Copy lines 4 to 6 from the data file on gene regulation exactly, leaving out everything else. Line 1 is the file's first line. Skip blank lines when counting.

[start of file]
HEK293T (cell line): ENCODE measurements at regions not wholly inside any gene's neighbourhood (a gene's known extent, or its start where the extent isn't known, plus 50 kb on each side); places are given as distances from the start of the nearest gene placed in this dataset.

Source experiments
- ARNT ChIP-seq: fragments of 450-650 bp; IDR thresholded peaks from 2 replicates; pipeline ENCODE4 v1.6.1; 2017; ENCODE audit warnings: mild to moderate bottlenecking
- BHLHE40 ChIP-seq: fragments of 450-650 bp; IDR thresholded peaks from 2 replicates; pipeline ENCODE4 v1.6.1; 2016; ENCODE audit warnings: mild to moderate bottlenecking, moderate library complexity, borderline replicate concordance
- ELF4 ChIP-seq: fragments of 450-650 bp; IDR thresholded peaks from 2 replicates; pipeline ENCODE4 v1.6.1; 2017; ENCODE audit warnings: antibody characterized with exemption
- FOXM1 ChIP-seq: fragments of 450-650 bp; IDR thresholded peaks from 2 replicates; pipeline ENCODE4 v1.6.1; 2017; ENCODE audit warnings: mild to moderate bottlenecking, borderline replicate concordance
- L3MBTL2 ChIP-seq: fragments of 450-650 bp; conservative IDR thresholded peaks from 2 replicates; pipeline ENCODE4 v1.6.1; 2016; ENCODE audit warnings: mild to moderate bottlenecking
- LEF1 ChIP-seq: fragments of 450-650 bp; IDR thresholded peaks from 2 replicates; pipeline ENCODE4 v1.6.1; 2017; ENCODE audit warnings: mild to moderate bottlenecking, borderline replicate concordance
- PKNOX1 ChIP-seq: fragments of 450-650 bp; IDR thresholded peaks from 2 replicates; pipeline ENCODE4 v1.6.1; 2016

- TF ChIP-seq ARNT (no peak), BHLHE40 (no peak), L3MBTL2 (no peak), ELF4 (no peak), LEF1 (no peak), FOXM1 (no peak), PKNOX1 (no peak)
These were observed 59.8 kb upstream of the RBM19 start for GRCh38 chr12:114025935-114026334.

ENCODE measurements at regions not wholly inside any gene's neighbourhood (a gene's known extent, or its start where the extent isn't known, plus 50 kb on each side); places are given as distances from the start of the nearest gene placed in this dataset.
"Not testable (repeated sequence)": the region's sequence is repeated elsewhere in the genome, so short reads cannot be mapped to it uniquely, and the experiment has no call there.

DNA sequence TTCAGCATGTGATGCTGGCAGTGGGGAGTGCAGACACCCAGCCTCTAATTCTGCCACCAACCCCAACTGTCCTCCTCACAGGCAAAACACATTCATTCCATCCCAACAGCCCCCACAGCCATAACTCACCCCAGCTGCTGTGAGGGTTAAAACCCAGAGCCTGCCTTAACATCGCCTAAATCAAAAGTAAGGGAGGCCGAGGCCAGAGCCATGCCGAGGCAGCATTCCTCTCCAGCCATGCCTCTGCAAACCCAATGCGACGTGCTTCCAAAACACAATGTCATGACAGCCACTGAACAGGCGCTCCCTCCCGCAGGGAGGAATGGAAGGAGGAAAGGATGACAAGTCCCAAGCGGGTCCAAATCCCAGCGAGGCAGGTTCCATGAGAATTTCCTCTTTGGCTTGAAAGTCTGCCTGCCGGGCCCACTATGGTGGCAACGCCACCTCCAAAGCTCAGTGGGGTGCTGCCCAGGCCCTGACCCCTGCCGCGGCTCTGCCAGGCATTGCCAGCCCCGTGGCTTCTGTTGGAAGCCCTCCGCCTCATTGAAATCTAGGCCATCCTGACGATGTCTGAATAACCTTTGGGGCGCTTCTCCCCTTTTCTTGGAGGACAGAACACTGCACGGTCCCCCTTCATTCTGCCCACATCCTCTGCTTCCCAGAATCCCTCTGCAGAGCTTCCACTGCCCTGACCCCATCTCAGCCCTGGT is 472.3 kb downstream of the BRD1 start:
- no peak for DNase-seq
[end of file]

- BHLHE40 ChIP-seq: fragments of 450-650 bp; IDR thresholded peaks from 2 replicates; pipeline ENCODE4 v1.6.1; 2016; ENCODE audit warnings: mild to moderate bottlenecking, moderate library complexity, borderline replicate concordance
- ELF4 ChIP-seq: fragments of 450-650 bp; IDR thresholded peaks from 2 replicates; pipeline ENCODE4 v1.6.1; 2017; ENCODE audit warnings: antibody characterized with exemption
- FOXM1 ChIP-seq: fragments of 450-650 bp; IDR thresholded peaks from 2 replicates; pipeline ENCODE4 v1.6.1; 2017; ENCODE audit warnings: mild to moderate bottlenecking, borderline replicate concordance